Since the start of the coronavirus disease (COVID-19) epidemic that originated in China in late December, there have been many questions about the impact of this illness on young children, and we hoped a study would arrive to help us answer those questions. Last week we received such a manuscript from Dong et al (10.1542/peds.2020-0702) provided us with an epidemiologic look at COVID-19 across China during the past few months. Of the 2,143 patients described, 731 were laboratory-confirmed. The article contains a lot of useful information regarding the clinical severity by age. This article suggests that children younger than 1 year are more likely to have concerning illness. To further help us understand the significance of the epidemiology of COVID-19 in children, we asked two editorial board members with expertise in pediatric infectious diseases, Drs. Andrea Cruz and Steve Zeichner to provide us with an accompanying commentary (10.1542/peds.2020-0834). Drs. Cruz and Zeichner point out some key takeaways from this study—including (1) the subpopulations that are at increased risk for more serious illness; (2) the difficulties involved in determining the attributable risk in childen for severe disease; and (3) the role children may be playing in transmitting COVID-19 and how they may be doing this from a fecal-oral as well as respiratory spread. Given the importance of this article and commentary, we are making both available to you prepublication on our website within days of completing its peer review and prior to official publication in an upcoming issue of Pediatrics.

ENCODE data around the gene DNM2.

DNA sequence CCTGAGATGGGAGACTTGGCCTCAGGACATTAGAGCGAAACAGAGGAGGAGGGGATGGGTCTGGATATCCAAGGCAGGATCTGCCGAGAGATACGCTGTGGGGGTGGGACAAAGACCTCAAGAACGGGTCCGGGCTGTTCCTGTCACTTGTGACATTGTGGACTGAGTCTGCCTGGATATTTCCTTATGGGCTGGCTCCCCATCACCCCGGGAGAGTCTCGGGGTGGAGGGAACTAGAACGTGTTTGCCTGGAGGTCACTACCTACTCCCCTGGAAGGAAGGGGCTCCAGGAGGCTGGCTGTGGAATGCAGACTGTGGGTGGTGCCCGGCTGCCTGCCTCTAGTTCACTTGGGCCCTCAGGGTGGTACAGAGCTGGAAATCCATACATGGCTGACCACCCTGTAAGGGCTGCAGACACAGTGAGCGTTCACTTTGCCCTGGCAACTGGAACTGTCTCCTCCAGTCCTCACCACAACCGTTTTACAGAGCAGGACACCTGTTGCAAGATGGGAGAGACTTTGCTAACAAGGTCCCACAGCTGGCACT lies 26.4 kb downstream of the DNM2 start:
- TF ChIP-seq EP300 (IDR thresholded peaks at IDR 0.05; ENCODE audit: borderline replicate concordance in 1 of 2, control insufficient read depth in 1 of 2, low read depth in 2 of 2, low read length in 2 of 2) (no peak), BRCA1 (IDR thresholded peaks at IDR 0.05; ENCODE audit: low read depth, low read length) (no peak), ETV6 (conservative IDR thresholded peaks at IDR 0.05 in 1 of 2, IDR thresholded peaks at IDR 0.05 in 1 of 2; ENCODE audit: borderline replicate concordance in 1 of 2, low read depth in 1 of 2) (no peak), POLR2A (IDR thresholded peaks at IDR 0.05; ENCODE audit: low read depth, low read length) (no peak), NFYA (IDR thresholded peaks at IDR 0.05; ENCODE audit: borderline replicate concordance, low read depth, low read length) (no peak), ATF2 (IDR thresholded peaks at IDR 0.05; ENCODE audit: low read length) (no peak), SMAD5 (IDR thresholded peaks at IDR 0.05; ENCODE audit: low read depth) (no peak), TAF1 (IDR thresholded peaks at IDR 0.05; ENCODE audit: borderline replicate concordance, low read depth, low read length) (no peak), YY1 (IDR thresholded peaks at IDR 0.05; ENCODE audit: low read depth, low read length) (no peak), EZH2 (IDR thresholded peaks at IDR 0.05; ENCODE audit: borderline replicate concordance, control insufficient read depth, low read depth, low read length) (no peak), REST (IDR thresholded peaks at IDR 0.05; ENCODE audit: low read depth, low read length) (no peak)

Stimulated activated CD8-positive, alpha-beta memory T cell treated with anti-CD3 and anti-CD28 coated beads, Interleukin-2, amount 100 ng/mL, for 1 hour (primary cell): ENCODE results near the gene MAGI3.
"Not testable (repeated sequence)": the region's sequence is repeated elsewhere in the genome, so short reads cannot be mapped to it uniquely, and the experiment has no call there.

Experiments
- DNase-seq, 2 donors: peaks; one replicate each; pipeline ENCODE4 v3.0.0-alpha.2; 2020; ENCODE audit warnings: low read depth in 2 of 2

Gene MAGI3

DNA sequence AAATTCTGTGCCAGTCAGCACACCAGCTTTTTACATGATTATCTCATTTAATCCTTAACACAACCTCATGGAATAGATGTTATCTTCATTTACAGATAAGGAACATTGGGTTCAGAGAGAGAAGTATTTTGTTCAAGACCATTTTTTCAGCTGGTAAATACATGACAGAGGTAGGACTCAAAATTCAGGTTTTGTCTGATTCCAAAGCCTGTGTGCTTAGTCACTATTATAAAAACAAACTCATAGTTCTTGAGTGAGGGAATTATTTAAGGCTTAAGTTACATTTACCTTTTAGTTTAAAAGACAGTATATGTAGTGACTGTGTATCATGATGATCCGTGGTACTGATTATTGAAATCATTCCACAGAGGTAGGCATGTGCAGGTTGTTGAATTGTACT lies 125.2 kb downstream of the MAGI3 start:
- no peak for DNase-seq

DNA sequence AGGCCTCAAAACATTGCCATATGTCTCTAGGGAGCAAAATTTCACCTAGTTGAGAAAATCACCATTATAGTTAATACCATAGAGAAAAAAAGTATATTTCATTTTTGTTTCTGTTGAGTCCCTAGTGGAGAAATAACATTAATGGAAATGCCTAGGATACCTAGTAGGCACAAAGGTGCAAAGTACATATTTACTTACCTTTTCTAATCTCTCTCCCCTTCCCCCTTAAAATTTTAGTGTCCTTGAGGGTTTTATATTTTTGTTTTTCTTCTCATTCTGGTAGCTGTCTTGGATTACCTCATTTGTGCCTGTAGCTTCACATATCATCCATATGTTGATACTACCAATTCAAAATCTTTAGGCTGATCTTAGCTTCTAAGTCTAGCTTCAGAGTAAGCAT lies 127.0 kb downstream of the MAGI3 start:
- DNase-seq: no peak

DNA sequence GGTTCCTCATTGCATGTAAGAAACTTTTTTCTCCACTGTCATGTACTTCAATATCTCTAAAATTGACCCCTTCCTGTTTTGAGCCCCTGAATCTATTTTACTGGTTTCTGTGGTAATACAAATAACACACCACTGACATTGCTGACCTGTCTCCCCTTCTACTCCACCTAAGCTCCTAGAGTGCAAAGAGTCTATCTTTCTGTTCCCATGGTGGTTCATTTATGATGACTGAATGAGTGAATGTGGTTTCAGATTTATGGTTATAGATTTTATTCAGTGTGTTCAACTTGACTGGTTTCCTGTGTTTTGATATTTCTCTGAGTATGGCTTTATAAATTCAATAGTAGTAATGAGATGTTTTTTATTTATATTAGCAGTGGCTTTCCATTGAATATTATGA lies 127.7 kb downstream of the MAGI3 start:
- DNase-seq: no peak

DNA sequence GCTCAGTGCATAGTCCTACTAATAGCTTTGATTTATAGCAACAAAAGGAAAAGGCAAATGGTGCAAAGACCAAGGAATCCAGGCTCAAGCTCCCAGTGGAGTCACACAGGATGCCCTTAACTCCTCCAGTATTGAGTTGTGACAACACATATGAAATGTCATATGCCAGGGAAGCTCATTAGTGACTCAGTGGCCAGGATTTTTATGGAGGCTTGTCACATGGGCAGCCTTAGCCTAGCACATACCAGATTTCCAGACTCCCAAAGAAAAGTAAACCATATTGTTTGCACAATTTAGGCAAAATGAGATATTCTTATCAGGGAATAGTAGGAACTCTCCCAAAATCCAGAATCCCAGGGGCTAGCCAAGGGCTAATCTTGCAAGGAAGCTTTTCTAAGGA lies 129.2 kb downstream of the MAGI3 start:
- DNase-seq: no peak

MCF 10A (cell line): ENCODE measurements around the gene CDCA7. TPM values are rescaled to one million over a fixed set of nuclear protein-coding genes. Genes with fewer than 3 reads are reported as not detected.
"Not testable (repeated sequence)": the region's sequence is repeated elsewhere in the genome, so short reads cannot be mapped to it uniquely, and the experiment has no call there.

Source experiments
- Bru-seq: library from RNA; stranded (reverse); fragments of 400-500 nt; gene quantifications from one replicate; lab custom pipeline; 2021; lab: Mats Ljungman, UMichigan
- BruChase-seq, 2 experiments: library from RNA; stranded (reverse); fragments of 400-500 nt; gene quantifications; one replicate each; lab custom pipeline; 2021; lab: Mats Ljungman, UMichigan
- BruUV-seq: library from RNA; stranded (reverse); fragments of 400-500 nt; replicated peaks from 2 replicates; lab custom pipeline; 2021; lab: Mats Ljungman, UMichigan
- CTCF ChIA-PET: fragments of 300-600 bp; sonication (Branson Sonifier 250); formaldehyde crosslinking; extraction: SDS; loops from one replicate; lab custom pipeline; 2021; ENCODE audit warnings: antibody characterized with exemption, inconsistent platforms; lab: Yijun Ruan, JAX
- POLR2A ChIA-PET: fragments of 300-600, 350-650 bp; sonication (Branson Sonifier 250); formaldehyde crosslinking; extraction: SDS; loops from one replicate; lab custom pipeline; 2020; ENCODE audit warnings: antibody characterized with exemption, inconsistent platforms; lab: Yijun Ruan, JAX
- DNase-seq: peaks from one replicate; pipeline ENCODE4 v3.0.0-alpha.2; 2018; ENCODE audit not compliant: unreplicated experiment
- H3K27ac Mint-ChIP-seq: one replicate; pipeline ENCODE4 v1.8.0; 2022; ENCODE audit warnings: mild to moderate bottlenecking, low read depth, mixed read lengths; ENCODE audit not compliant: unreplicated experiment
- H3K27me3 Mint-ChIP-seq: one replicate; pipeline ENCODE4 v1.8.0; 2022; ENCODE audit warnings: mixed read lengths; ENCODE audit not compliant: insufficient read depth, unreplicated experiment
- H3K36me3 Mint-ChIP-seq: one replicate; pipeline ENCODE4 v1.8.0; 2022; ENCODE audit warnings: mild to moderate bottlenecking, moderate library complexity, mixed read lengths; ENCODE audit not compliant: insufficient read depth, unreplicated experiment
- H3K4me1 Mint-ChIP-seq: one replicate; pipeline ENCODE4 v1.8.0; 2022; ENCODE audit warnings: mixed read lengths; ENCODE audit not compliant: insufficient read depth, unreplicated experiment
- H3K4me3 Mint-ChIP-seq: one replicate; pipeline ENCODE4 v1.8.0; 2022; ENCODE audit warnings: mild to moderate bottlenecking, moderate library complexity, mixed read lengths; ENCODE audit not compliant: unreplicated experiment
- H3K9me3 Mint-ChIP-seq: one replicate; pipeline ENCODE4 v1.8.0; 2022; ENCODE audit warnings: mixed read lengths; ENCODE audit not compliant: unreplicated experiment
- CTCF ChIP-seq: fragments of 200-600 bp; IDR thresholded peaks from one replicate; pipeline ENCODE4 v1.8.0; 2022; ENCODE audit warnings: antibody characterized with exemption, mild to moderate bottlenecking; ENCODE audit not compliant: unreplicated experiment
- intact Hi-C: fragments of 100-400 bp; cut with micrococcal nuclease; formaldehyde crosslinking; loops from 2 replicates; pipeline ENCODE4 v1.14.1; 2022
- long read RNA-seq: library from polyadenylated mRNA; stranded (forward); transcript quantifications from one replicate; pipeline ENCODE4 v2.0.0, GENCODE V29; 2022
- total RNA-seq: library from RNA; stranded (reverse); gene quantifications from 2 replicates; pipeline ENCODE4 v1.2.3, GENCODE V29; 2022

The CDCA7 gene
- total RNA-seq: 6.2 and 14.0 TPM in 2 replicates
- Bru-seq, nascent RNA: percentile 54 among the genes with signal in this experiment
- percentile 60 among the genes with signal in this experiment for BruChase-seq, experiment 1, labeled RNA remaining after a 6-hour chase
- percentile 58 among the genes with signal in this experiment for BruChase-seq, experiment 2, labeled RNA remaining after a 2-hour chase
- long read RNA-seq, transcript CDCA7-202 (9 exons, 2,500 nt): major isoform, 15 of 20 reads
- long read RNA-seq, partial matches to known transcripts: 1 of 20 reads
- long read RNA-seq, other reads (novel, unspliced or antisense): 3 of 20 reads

We hope that as other authors from around the world collaborate and learn about COVID-19, we will continue to pre-publish papers that are time-sensitive. Our mission is to improve the health and well-being of all children through the articles we publish, and we are pleased we can make studies like this available expeditiously. We hope you find it as useful as we did in gaining a better understanding of how COVID-19 manifests itself in infants and children.